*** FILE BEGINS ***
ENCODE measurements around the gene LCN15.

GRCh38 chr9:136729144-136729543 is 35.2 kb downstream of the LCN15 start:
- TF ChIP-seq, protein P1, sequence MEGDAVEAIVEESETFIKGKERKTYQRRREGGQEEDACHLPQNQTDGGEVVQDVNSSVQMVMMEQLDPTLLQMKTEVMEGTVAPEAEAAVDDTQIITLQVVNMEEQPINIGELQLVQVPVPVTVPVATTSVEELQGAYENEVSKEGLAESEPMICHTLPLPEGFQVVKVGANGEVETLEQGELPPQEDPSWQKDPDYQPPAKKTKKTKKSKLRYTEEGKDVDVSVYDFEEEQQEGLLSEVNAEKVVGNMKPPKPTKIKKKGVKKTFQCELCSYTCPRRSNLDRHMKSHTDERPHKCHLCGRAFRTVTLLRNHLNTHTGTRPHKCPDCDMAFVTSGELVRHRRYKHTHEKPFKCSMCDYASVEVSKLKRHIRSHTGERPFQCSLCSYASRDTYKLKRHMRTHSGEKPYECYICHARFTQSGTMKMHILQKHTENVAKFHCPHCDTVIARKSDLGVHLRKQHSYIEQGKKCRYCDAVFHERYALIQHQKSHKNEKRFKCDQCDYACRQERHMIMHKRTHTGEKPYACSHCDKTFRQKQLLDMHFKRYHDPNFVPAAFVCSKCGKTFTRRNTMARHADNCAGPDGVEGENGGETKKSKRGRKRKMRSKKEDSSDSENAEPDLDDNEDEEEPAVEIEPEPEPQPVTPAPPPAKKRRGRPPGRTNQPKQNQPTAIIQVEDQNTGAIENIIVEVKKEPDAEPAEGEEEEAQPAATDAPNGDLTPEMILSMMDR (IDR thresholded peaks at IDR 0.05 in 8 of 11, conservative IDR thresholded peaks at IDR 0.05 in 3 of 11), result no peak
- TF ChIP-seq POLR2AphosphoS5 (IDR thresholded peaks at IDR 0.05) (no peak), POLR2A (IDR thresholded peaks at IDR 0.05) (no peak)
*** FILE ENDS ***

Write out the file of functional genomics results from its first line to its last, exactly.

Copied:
ENCODE measurements around the gene LCN15.

GRCh38 chr9:136729144-136729543 is 35.2 kb downstream of the LCN15 start:
- TF ChIP-seq, protein P1, sequence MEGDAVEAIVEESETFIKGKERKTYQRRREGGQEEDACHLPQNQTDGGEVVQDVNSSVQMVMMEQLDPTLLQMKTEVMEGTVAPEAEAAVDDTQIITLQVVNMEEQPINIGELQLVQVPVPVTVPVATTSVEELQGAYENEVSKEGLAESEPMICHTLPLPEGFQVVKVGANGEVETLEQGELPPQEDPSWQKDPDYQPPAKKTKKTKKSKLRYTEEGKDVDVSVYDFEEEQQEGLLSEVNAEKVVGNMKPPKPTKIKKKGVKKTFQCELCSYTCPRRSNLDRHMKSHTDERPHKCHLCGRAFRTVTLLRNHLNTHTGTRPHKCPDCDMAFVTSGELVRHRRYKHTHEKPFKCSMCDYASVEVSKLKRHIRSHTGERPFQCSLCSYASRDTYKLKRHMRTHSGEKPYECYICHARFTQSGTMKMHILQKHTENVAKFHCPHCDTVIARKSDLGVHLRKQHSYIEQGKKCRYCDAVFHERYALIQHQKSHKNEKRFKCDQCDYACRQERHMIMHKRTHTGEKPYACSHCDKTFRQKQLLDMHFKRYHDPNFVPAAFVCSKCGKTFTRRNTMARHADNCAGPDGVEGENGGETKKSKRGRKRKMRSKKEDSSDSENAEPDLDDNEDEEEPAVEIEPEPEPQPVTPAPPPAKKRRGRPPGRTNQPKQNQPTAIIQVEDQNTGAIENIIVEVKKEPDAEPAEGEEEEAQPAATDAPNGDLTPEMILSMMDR (IDR thresholded peaks at IDR 0.05 in 8 of 11, conservative IDR thresholded peaks at IDR 0.05 in 3 of 11), result no peak
- TF ChIP-seq POLR2AphosphoS5 (IDR thresholded peaks at IDR 0.05) (no peak), POLR2A (IDR thresholded peaks at IDR 0.05) (no peak)